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D’var Torah: Parashat Matot-Massei

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Remaining focused on the final destination…

Is change always a good thing?

At the commencement of Parashat Massei, we find that Hashem had  asked Moshe to keep a diary, so to speak, of all the journeys of the Israelites in the wilderness. And we are told “vayichtov Moshe et motza’eihem l’masseihem al pi Hashem”, ‘according to the word of Hashem, Moshe wrote all of their goings out, according to their journeys’, “v’eila masseihem l’motza’eihem”, ‘and these are their journeys according to their goings out’. It’s quite extraordinary that in one and the same verse we have a switch around in the order of these words and it begs for an explanation.

Rav Shimshon Raphael Hirsch brilliantly explains that the Godly way of proceeding in life is ‘motza’eihem l’masseihem’ – all of our departures, all the changes that we make in life, need to have the ultimate destination in mind – they need to be part of a master plan for a good and productive future. However, we see here that there was a frailty within the minds of the Israelites because what actually happened in the wilderness was “masseihem l’motza’eihem” – their journeys were according to their departures. The departure itself – the desire for change was uppermost in their minds.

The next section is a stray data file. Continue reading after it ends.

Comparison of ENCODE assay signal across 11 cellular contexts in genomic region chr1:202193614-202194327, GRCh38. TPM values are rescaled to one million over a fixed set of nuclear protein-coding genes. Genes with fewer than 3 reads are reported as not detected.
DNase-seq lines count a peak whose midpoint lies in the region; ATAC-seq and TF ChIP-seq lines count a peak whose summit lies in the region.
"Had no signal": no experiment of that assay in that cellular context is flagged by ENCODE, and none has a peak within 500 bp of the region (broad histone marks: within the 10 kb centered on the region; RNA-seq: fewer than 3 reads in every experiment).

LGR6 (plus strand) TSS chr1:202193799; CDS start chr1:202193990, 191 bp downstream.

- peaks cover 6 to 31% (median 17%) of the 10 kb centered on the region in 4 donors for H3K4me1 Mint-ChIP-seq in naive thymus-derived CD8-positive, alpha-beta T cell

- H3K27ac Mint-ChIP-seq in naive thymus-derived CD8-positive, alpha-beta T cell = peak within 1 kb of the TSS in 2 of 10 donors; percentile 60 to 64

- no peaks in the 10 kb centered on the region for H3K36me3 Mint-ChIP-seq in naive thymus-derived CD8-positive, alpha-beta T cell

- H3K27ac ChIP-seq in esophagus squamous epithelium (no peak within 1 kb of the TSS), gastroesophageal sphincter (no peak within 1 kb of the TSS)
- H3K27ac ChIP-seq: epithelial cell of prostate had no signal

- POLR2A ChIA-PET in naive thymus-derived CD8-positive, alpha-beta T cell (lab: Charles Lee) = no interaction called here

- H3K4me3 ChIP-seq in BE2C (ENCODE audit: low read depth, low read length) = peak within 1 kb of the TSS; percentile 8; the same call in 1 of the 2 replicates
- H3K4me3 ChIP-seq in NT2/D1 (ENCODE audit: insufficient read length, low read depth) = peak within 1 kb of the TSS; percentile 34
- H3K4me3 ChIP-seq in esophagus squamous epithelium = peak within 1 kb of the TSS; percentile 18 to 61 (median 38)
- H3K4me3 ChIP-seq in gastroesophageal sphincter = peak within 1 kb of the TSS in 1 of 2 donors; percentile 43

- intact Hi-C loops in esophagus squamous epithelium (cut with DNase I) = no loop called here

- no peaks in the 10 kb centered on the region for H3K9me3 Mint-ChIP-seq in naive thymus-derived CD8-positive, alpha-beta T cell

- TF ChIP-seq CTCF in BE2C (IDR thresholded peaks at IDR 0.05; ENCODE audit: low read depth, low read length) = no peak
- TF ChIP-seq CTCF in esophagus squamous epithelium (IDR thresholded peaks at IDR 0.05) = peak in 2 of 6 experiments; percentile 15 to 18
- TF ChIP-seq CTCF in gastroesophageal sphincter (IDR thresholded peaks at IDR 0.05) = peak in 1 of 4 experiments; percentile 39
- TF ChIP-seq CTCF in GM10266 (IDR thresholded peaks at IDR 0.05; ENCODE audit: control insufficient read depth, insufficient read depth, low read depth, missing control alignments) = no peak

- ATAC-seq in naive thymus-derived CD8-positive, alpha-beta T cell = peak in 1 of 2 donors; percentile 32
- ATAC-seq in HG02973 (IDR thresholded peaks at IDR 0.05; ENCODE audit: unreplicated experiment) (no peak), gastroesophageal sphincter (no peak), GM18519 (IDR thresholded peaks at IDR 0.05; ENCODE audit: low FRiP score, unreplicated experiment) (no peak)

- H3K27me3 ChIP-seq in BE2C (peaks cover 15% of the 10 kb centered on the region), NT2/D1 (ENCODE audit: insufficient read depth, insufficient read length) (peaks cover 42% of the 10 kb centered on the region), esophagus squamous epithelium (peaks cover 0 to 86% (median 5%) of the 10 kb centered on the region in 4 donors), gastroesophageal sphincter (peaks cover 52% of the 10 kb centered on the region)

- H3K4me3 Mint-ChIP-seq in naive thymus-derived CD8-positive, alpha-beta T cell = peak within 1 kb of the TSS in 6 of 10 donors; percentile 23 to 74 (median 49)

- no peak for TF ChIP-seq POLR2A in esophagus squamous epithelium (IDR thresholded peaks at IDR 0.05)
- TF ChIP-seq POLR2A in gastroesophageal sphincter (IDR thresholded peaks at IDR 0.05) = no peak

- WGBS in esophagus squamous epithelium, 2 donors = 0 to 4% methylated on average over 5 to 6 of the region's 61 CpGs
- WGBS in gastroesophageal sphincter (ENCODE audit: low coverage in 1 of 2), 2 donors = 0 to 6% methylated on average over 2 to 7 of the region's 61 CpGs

Indeed it is human nature that often we crave change. We get bored of what we’ve got. We want novelty, we want variety, we want excitement in life. Sometimes this is relevant within our democracies when it comes to a general election. It happens so often that there is a mood for change – that people just get used to something and out of a sense of desire for novelty they want to switch what they have for something else. Sometimes change is good and appropriate, but sometimes it is possible that we might actually be sacrificing our long term interest on the altar of change.

Hashem wants us always to remember that our way of life should be ‘motza’eihem l’masseihem’ – change should be viewed in the context of what is right, with a destination in mind.

When it comes to where we live, the schools our children attend, the appliances we have in our homes, our mindset with regard to the key issues in the countries within which we live – of course, change can sometimes be the very best way forward but sometimes it might be the worst mistake we ever have made.

Let us, therefore, adopt a Godly approach to change, and that is to have ‘motza’eihem l’masseihem’. All the changes we make must have the ultimate destination in mind, our long term interests! Let’s not change for the sake of change, but rather only for the best.

Shabbat shalom